• linux
  • wireless
  • opensource

Running dd-wrt on a Linksys wrt1900ACS

I've used dd-wrt on many Linksys WRT54G routers over the years at work and at home. These blue routers, first released in 2002, became classics and in large part because Linksys allowed the open source community to develop replacement firmware for them. The additional capabilities and enhanced (or at least more up to date) security that dd-wrt provided over stock Linksys firmware extended the life of these little routers well past the point when leaving them stock would have been dangerous, and kept me using their older 802.11g technology for years even as 11n was getting popular.

Linksys_AdWhen an "homage" model was revealed that looked almost exactly like the original wrt54g and held out the additional promise of being "open source ready" I was all in. This Linksys WRT1900ACS may look a lot like my old Linksys routers (at that time Linksys was a division of Cisco) but in 2013 Linksys had been acquired by Belkin so I was pretty dubious about quality. I haven't had any problems with the unit running the stock firmware, though I do miss a lot of features I was used to in dd-wrt.

Amazon has it (shipping from them) currently for $367. You can read reviews of it there which is always fun. I know I paid quite a bit less for it when I got mine and Linksys has the list price as $200, but its not available for sale there. There were cheaper routers to be had for sure but if past experience is any guide, firmware updates for these kinds of devices would stop appearing right around the time a huge exploit for it would appear. Proprietary firmware made it impossible for anyone besides the manufacturer to fix security issues so if they decided to stop publishing updates... An open source firmware helps ensure that updates would keep coming since generally the people motivated enough to fix problems are those affected by them and when fixing a device is possible, there are always some owners willing to do it and share the wealth. I felt the pledge of open source was enough to make up for possible build quality issues.

The Marvell chip

One thing I noticed right away was the that the Linksys was not based on the more popular Broadcom or Qualcomm's Atheros chips, but with a Marvell chip. The Marvell SoC (System on Chip) found in the wrt1900acs is a dual core running at 1.6GHz which puts it at the higher end of many routers on the market at its date of release.


Although an open platform was touted from the initial release of the wrt1900, the announced partnership was with OpenWRT another open firmware project which I had never personally used. The release, in May of 2015, was later marred somewhat as OpenWRT members disagreed about direction of the project and ended up forking it with many developers leaving to form LEDE. Thankfully, disagreements have since been settled and the project is working together again under the official OpenWRT branding as of Jan, 2018. OpenWRT may be back on track, but support from them for the wrt1900 doesn't seem to have moved along very much as their offical support page still warns (as of Apr, 2018) that the project is stalled.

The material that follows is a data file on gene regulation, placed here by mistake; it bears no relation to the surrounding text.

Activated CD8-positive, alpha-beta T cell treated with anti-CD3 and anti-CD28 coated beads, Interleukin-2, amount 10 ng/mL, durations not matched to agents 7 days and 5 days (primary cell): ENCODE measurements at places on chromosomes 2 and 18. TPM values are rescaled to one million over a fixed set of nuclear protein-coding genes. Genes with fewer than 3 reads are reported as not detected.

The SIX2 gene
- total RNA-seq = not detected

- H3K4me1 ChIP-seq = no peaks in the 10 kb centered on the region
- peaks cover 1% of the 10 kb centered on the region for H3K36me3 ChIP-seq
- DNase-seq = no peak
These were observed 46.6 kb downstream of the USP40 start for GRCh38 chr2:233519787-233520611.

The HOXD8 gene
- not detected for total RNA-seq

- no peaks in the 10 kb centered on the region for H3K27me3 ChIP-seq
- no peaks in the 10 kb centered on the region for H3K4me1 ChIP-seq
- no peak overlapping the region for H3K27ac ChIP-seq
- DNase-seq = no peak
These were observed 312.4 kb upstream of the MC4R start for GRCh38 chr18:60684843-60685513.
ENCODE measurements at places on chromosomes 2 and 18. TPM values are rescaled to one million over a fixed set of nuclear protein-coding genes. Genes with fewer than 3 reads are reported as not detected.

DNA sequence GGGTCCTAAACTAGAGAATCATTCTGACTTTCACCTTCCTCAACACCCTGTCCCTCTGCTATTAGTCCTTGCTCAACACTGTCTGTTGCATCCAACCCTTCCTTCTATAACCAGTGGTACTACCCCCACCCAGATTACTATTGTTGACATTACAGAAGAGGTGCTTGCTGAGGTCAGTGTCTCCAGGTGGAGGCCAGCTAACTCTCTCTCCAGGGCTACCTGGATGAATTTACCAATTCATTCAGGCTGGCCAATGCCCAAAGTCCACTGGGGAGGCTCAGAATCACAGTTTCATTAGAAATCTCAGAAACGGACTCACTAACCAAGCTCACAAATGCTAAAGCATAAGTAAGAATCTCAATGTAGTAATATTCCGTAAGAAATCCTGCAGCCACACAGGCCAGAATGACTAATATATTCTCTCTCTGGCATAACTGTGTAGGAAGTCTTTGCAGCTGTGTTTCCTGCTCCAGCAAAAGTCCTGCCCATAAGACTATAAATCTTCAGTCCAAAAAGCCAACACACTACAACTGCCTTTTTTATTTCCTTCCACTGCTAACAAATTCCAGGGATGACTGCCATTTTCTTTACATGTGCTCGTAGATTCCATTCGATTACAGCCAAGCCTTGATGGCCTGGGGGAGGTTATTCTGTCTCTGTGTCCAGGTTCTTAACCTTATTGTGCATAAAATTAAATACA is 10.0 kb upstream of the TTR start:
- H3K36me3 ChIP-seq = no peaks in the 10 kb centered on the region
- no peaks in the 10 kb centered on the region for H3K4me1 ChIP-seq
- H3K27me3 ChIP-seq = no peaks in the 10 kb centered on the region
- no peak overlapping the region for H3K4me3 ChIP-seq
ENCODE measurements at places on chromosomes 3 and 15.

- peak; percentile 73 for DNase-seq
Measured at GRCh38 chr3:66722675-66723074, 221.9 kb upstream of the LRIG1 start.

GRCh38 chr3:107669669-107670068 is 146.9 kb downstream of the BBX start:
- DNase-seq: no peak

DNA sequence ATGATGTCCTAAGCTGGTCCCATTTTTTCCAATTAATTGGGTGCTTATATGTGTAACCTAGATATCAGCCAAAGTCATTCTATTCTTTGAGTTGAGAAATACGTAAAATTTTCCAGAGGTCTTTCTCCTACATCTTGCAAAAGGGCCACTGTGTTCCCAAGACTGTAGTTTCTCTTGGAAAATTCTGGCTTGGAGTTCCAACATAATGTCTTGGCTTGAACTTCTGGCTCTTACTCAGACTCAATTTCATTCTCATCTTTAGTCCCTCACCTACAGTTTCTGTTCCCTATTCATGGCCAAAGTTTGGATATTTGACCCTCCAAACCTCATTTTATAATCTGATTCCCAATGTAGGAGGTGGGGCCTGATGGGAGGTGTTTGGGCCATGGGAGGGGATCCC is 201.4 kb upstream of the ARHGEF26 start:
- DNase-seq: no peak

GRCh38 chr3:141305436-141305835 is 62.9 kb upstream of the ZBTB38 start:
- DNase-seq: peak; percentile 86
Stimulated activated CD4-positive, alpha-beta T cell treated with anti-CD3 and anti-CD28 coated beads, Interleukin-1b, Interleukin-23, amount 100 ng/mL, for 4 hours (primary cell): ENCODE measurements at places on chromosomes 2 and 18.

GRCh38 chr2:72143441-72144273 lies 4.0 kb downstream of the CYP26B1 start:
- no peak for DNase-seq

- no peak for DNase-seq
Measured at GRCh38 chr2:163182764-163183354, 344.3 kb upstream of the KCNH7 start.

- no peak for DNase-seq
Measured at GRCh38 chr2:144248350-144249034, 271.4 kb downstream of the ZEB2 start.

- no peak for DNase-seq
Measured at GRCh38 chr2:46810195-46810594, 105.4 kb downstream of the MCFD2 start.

David Simpson took it for a spin back in 2015 and while his apparent success was heartening, my lack of experience with OpenWRT and desire to not brick my expensive new router was enough of a deterrent.


Once the source is released, its usually not long before you start seeing new projects forked from that code appearing. A forum post appeared on dd-wrt's forums announcing the release of a new build 28374 for this hardware in Nov, 2015 just 6 months after the official release and the last comment (by htismage) on that initial post makes the bold claim that

I honestly feel like for the first time since buying this router 18 months ago, I've finally unlocked it's full potential."

and lists some of the reasons I've always liked dd-wrt as well: the diagnostics, stability, and improved performance. With the added incentive that it didn't even require a full 30-30-30 reset and was upgraded from within the stock GUI!

Still far too soon for me to jump in.

staying up to date on progress

I've been following the development on the dd-wrt forums for Marvell based routers and what follows are my notes.

You don't need to "flash" back to stock. You reset the router and reboot it three times to get back to stock.

* This was written up a bit clearer in a later thread:
    * Switch off the router with the power switch on the back.
    * Power the router back on, and the power light will light.
    * As soon as you see the power light go out, switch off the power switch.
    * Repeat this 3 times.
    * On the 3rd time the router will boot from the other partition.

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